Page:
Skip to Content

SACs with marine components

Special Areas of Conservation (SAC) are designated to protect habitats and species listed on Annex I and Annex II of the European Habitats Directive.

SACs with ‘marine components’ protect Habitats Directive (2009/147/EC) Annex I habitats and/or Annex II species associated with the marine environment. Marine component habitats range from coastal, intertidal habitats such as coastal lagoons and mudflats and sandflats, to subtidal and deep-sea habitats such as reefs. There are currently 115 SACs with marine components covering approximately 14% of UK waters. SACs with marine components are displayed on JNCC's MPA mapper, and a list of these sites, the habitats and species they protect, and the site boundaries, is available on JNCC's Resource Hub.

JNCC's role

In the offshore marine environment, SACs afford protection to Annex I Submarine structures made by leaking gases, Reefs and Sandbanks which are slightly covered by sea water all the time; and Annex II Harbour porpoise.

JNCC is responsible for identifying and recommending SACs in the UK offshore marine area, which are designated under UK law through the Conservation of Offshore Marine Habitats and Species Regulations 2017. This includes waters beyond 12 nautical miles, within the Exclusive Economic Zone and the seabed within the UK Extended Continental Shelf claim. For areas within the UK Extended Continental Shelf claim but beyond the Exclusive Economic Zone, JNCC can recommend SACs for habitat features associated with the seabed only.

There are currently 115 SACs with marine components in the UK, of which twenty-five fall partly or wholly within UK offshore waters. Collectively, SACs with marine components cover approximately 14% of the UK marine area. An overview of the SACs that fall partly or wholly in UK offshore waters are provided in the table below, with links to further information on individual sites and their protected features included.

Site name

Protected feature(s)

Anton Dohrn Seamount SAC

1170 Reefs

Bassurelle Sandbank SAC

1110 Sandbanks which are slightly covered by seawater all the time

Braemar Pockmarks SAC

1180 Submarine structures made by leaking gases

Bristol Channel Approaches SAC

Harbour porpoise

Croker Carbonate Slabs SAC

1180 Submarine structures made by leaking gases

Darwin Mounds SAC

1170 Reefs

Dogger Bank SAC

1110 Sandbanks which are slightly covered by seawater all the time

East Rockall Bank SAC

1170 Reefs

Haig Fras SAC

1170 Reefs

Haisborough, Hammond and Winterton SAC

1110 Sandbanks which are slightly covered by seawater all the time

Hatton Bank cSAC

1170 Reefs

Inner Dowsing, Race Bank and North Ridge SAC

1110 Sandbanks which are slightly covered by seawater all the time

North Anglesey Marine SAC

Harbour porpoise

North Channel SAC

Harbour porpoise

North Norfolk Sandbanks and Saturn Reef SAC

1110 Sandbanks which are slightly covered by seawater all the time and 1170 Reefs

North-West Rockall Bank SAC

1170 Reefs

Pisces Reef Complex SAC

1170 Reefs

Pobie Bank Reef SAC

1170 Reefs

Scanner Pockmark SAC

1180 Submarine structures made by leaking gases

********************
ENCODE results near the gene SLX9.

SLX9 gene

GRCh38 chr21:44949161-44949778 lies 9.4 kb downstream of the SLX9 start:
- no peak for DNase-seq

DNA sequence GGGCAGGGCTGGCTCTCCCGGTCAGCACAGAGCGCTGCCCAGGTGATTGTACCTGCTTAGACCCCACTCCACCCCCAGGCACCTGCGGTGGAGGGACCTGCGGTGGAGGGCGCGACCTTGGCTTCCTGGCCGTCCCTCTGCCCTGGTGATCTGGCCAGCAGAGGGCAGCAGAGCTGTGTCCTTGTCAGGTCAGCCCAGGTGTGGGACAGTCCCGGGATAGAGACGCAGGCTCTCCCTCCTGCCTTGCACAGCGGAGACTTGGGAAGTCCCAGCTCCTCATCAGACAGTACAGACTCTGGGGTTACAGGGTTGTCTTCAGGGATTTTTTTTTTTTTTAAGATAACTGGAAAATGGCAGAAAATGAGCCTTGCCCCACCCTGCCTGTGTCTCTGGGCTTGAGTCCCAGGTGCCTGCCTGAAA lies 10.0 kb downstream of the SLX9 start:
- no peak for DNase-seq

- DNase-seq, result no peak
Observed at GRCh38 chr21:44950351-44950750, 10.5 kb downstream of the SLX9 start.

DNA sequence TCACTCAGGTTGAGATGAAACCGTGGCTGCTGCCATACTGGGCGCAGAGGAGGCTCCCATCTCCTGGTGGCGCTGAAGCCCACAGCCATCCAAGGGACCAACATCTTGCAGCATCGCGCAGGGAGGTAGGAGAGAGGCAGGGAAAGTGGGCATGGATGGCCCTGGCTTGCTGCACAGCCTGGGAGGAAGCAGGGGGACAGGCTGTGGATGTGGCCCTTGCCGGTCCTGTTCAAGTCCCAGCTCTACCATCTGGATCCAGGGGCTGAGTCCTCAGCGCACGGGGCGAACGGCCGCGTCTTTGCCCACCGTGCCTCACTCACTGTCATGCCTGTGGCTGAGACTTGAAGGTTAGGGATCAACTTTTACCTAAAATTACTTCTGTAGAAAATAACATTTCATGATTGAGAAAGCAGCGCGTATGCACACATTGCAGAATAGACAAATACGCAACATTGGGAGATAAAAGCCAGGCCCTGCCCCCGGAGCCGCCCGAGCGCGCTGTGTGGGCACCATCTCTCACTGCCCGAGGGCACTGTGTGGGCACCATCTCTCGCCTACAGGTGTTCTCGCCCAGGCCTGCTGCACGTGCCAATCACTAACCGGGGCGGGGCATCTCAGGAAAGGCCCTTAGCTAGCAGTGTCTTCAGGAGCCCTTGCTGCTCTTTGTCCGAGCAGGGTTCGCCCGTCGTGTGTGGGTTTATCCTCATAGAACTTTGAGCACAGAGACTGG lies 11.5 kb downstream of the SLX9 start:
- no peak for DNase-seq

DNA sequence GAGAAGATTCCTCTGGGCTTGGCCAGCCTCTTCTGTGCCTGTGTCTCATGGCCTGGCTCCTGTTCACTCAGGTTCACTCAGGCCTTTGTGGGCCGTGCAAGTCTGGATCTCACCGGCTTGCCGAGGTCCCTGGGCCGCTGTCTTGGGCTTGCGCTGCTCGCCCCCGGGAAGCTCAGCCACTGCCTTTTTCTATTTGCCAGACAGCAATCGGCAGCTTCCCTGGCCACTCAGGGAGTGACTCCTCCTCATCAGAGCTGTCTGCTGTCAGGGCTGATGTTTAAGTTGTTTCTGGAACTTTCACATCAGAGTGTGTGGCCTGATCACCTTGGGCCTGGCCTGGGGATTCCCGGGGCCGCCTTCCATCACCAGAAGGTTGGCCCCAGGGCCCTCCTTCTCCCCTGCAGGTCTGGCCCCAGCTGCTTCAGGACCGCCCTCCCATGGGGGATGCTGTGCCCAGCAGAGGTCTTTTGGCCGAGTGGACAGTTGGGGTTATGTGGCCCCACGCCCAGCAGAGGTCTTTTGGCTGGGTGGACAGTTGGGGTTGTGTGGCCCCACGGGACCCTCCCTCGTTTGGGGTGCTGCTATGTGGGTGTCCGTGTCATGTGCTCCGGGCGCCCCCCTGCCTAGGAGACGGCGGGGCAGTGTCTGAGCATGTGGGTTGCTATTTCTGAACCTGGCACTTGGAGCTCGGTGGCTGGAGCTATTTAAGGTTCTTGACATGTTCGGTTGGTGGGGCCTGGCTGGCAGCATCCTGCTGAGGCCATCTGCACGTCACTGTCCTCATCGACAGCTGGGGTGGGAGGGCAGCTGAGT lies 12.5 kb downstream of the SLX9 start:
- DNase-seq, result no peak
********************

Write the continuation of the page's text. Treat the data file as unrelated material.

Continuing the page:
Solan Bank Reef SAC

1170 Reefs

Southern North Sea SAC

Harbour porpoise

Stanton Banks SAC

1170 Reefs

West Wales Marine SAC

Harbour porpoise

Wight-Barfleur Reef SAC

1170 Reefs

Wyville-Thomson Ridge SAC

1170 Reefs

Top

Designation process

Marine SACs are identified and recommended on the basis of the selection criteria contained within the Habitats Directive Annex III, and EC Guidance on implementation of the Natura 2000 network in the marine environment.

Once Areas of Search are identified using these criteria, the boundary is delineated following JNCC’s SAC boundary guidance. At this point sites are recommended to UK Government as draft SACs. Once approved for public consultation a site becomes a possible SAC (pSAC). After consultation if a site is approved by UK Ministers to be submitted to the European Commission it is at this point it becomes a candidate SAC (cSAC). The Commission then reviews the site and decides whether it should receive Site of Community Importance status. Once a site receives this status, UK Government has 6 years to formally designate as an SAC with conservation measures established. More detail on the various stages in the offshore SAC designation process is available on JNCC's Resource Hub.

Top

Management of offshore SACs

Management measures may be required in order to restore or maintain the conservation status of the protected features of SACs.

The Marine Management Organisation and Marine Scotland (in Scottish waters) are the lead authority regarding the implementation of, and compliance with, any measures implemented for the management of fishing activity.

Licensable activities such as oil and gas exploration within SACs have to comply with the Conservation of Offshore Marine Habitats and Species Regulations 2017. JNCC's conservation advice supports the consents process by setting out the conservation objectives for the protected feature of this MPA and advice on activities that may result in pressures to which the protected feature is considered sensitive.

Information on the wider SAC network can be found on the SAC webpages.

Top

Categories:

About Marine Protected Areas

Published: .

Back to top